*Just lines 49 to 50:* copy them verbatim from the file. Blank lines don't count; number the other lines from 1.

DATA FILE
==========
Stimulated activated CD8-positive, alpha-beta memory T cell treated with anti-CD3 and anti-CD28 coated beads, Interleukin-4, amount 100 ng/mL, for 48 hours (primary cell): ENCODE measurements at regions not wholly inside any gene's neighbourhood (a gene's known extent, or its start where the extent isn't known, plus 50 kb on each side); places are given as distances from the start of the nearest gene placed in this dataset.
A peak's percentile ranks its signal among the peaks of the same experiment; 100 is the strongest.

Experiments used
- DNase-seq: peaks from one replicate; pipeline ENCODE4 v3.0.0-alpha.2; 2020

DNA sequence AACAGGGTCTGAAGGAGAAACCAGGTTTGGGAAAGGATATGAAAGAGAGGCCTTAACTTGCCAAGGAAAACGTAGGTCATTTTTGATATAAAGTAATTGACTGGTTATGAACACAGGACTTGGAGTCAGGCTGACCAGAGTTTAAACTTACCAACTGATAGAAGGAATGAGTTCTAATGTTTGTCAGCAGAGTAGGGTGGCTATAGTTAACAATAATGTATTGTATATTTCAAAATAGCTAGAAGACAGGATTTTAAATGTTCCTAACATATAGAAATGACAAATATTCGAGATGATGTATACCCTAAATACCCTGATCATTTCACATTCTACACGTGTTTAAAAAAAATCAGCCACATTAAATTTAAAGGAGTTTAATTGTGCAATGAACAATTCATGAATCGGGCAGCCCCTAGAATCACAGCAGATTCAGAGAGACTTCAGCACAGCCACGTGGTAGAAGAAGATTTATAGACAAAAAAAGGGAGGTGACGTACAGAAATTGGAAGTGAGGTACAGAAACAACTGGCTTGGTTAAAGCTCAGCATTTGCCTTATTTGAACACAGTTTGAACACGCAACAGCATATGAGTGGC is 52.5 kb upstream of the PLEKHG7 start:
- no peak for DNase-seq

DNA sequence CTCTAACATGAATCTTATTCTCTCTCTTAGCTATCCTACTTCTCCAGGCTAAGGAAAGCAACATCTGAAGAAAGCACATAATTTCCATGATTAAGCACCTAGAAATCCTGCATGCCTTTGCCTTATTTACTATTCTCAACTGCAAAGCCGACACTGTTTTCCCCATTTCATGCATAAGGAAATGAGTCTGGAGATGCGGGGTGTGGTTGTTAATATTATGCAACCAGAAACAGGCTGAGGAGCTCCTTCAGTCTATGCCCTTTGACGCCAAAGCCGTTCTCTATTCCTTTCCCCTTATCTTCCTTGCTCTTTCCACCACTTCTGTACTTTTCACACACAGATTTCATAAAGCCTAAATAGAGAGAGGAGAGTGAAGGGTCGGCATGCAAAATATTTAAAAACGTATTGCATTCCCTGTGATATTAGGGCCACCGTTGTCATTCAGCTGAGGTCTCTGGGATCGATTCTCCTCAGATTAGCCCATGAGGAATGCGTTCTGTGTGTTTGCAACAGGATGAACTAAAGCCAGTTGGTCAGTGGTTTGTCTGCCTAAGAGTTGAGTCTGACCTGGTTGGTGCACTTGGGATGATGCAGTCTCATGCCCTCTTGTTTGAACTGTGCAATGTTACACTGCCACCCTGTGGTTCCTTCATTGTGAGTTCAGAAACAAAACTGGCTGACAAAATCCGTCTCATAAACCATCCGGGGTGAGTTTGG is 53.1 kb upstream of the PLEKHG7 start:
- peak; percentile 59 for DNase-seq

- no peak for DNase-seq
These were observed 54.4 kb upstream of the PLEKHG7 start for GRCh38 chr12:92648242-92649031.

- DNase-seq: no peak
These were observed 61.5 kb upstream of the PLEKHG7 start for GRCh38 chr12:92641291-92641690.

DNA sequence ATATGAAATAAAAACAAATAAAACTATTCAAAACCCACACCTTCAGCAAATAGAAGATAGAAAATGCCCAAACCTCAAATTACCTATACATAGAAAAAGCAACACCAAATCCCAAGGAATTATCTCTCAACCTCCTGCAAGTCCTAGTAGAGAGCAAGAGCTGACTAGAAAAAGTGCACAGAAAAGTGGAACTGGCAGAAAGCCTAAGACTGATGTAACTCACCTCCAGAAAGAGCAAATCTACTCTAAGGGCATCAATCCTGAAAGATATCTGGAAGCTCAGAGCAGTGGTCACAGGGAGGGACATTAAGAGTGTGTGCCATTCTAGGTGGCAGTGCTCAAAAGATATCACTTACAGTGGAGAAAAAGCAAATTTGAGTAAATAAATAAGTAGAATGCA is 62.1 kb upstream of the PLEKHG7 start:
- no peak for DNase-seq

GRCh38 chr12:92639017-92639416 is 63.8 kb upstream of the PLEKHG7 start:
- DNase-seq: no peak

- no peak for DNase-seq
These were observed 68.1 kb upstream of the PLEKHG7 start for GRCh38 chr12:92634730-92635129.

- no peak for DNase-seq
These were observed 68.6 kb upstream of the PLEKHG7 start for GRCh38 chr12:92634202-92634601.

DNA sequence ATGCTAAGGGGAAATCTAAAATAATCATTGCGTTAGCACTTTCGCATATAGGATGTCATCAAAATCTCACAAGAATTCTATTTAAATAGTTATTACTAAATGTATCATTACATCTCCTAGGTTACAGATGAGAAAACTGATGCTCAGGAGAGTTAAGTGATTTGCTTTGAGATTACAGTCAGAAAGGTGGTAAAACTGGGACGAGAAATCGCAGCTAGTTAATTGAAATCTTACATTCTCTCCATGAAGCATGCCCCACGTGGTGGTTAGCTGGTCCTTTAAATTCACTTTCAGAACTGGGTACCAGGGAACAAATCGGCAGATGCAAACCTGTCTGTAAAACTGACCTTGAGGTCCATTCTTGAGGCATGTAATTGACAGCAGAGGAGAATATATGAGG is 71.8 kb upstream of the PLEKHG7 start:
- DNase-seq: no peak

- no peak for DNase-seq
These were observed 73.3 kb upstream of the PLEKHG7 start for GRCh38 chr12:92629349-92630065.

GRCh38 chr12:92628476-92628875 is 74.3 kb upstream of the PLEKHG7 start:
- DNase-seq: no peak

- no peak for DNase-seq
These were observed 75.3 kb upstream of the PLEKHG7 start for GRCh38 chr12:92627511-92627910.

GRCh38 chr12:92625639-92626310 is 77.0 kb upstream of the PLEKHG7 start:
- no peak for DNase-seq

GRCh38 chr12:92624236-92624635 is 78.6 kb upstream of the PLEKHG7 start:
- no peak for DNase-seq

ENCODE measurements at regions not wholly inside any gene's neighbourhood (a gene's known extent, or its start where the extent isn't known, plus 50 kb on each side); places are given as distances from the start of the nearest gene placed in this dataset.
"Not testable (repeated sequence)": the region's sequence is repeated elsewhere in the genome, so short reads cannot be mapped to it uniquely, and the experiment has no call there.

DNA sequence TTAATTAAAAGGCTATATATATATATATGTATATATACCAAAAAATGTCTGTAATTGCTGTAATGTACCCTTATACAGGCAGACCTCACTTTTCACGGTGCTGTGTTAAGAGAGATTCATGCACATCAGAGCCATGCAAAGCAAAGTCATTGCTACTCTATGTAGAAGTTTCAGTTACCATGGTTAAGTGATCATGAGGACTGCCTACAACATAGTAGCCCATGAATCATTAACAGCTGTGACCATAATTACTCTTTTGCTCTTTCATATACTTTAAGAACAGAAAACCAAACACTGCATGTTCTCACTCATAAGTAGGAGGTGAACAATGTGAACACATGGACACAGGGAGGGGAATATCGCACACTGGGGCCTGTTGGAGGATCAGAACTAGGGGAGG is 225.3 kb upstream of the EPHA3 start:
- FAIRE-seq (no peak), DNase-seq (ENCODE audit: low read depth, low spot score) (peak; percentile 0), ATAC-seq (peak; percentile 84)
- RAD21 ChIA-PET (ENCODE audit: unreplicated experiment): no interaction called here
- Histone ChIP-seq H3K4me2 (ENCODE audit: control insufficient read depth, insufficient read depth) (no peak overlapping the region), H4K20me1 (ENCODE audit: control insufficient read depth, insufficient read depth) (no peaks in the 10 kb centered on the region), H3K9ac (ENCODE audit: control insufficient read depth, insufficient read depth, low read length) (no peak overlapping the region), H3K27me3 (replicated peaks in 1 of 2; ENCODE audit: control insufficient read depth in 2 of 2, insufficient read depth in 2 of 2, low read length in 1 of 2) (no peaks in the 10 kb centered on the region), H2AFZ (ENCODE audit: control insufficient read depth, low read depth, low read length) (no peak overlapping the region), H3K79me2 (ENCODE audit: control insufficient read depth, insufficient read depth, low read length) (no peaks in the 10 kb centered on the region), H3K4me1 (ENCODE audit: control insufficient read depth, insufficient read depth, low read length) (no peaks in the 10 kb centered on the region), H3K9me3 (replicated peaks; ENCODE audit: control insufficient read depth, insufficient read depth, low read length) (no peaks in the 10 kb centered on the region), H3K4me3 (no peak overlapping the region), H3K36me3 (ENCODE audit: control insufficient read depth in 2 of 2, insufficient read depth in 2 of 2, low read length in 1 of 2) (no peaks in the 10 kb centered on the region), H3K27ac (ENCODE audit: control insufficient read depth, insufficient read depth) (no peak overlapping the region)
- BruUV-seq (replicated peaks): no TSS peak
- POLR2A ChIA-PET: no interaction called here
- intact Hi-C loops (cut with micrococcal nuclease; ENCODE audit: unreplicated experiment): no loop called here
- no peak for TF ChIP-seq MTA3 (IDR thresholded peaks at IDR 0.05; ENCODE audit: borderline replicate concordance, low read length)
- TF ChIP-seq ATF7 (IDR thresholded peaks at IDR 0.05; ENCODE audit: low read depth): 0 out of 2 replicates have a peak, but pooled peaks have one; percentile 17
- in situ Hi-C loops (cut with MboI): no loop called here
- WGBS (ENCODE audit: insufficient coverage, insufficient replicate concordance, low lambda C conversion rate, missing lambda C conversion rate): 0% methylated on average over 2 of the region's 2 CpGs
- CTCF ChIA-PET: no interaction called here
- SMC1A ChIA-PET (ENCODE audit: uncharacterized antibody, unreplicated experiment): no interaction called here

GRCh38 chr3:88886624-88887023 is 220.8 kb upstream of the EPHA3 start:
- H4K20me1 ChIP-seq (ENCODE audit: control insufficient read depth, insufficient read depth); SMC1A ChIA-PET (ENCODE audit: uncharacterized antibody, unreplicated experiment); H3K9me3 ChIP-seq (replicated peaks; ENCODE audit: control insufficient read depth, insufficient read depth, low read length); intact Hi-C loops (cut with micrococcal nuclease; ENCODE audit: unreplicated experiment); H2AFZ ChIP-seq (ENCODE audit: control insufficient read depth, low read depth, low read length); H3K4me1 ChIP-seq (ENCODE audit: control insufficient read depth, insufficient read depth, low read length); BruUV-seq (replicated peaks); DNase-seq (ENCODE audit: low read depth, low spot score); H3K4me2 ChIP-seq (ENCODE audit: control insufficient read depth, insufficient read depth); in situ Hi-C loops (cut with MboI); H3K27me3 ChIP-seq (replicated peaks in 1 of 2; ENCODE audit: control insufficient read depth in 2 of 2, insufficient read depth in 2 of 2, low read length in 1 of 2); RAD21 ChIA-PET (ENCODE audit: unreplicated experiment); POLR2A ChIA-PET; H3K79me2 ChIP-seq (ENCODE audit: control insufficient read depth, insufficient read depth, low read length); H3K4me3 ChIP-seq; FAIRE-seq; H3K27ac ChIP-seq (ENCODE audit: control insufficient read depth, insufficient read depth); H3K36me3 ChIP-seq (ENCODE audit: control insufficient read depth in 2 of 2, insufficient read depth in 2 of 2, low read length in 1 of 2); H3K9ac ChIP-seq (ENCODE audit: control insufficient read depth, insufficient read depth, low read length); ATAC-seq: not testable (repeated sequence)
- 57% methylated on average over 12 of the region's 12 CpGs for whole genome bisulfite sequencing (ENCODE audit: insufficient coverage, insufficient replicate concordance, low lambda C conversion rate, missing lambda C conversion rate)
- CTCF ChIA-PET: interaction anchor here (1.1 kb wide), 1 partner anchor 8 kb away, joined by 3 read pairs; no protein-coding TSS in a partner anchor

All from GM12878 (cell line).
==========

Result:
- H4K20me1 ChIP-seq (ENCODE audit: control insufficient read depth, insufficient read depth); SMC1A ChIA-PET (ENCODE audit: uncharacterized antibody, unreplicated experiment); H3K9me3 ChIP-seq (replicated peaks; ENCODE audit: control insufficient read depth, insufficient read depth, low read length); intact Hi-C loops (cut with micrococcal nuclease; ENCODE audit: unreplicated experiment); H2AFZ ChIP-seq (ENCODE audit: control insufficient read depth, low read depth, low read length); H3K4me1 ChIP-seq (ENCODE audit: control insufficient read depth, insufficient read depth, low read length); BruUV-seq (replicated peaks); DNase-seq (ENCODE audit: low read depth, low spot score); H3K4me2 ChIP-seq (ENCODE audit: control insufficient read depth, insufficient read depth); in situ Hi-C loops (cut with MboI); H3K27me3 ChIP-seq (replicated peaks in 1 of 2; ENCODE audit: control insufficient read depth in 2 of 2, insufficient read depth in 2 of 2, low read length in 1 of 2); RAD21 ChIA-PET (ENCODE audit: unreplicated experiment); POLR2A ChIA-PET; H3K79me2 ChIP-seq (ENCODE audit: control insufficient read depth, insufficient read depth, low read length); H3K4me3 ChIP-seq; FAIRE-seq; H3K27ac ChIP-seq (ENCODE audit: control insufficient read depth, insufficient read depth); H3K36me3 ChIP-seq (ENCODE audit: control insufficient read depth in 2 of 2, insufficient read depth in 2 of 2, low read length in 1 of 2); H3K9ac ChIP-seq (ENCODE audit: control insufficient read depth, insufficient read depth, low read length); ATAC-seq: not testable (repeated sequence)
- 57% methylated on average over 12 of the region's 12 CpGs for whole genome bisulfite sequencing (ENCODE audit: insufficient coverage, insufficient replicate concordance, low lambda C conversion rate, missing lambda C conversion rate)